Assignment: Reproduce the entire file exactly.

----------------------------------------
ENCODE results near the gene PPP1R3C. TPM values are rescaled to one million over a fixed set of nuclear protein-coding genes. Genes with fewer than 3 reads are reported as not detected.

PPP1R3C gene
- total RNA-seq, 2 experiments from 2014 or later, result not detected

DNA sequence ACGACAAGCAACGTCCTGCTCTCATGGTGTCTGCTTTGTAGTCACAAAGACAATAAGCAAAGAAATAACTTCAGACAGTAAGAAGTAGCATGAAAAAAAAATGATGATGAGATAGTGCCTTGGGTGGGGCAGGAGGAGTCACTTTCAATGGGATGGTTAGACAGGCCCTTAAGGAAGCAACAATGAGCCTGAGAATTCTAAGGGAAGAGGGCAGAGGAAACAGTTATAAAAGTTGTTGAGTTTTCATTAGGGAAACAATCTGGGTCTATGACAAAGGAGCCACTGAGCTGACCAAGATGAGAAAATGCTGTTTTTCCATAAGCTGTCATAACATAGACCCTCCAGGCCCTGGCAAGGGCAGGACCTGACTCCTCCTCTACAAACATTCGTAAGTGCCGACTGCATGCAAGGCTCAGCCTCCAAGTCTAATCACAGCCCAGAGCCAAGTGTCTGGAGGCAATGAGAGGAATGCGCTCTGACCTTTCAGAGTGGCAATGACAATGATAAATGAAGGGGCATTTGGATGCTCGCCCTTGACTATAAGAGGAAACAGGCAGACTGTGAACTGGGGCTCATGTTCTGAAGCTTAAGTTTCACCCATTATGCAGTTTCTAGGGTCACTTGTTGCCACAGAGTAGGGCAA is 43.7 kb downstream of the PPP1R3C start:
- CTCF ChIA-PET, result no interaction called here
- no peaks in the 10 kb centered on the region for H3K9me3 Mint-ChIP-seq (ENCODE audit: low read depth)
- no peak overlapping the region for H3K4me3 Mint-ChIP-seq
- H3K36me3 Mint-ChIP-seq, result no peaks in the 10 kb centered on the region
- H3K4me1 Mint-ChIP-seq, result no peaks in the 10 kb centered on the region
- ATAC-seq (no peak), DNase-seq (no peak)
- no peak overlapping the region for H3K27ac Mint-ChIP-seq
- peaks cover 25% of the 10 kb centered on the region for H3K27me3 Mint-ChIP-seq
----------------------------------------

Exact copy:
ENCODE results near the gene PPP1R3C. TPM values are rescaled to one million over a fixed set of nuclear protein-coding genes. Genes with fewer than 3 reads are reported as not detected.

PPP1R3C gene
- total RNA-seq, 2 experiments from 2014 or later, result not detected

DNA sequence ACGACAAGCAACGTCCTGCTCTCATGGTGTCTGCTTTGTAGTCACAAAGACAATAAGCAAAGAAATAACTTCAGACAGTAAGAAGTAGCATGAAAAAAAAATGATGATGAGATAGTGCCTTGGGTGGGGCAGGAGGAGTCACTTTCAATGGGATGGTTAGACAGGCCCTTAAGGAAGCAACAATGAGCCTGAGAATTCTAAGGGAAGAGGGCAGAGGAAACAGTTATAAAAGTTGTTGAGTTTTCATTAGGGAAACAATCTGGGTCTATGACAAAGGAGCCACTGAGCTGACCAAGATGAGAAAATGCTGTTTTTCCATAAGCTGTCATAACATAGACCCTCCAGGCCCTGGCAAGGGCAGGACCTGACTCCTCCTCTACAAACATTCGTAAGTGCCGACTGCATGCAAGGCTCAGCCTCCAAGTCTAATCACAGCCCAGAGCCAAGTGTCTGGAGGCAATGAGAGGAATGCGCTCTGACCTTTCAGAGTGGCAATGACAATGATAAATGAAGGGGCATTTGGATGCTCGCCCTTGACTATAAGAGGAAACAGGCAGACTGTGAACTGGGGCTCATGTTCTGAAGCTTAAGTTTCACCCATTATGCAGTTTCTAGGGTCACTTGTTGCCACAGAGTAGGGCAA is 43.7 kb downstream of the PPP1R3C start:
- CTCF ChIA-PET, result no interaction called here
- no peaks in the 10 kb centered on the region for H3K9me3 Mint-ChIP-seq (ENCODE audit: low read depth)
- no peak overlapping the region for H3K4me3 Mint-ChIP-seq
- H3K36me3 Mint-ChIP-seq, result no peaks in the 10 kb centered on the region
- H3K4me1 Mint-ChIP-seq, result no peaks in the 10 kb centered on the region
- ATAC-seq (no peak), DNase-seq (no peak)
- no peak overlapping the region for H3K27ac Mint-ChIP-seq
- peaks cover 25% of the 10 kb centered on the region for H3K27me3 Mint-ChIP-seq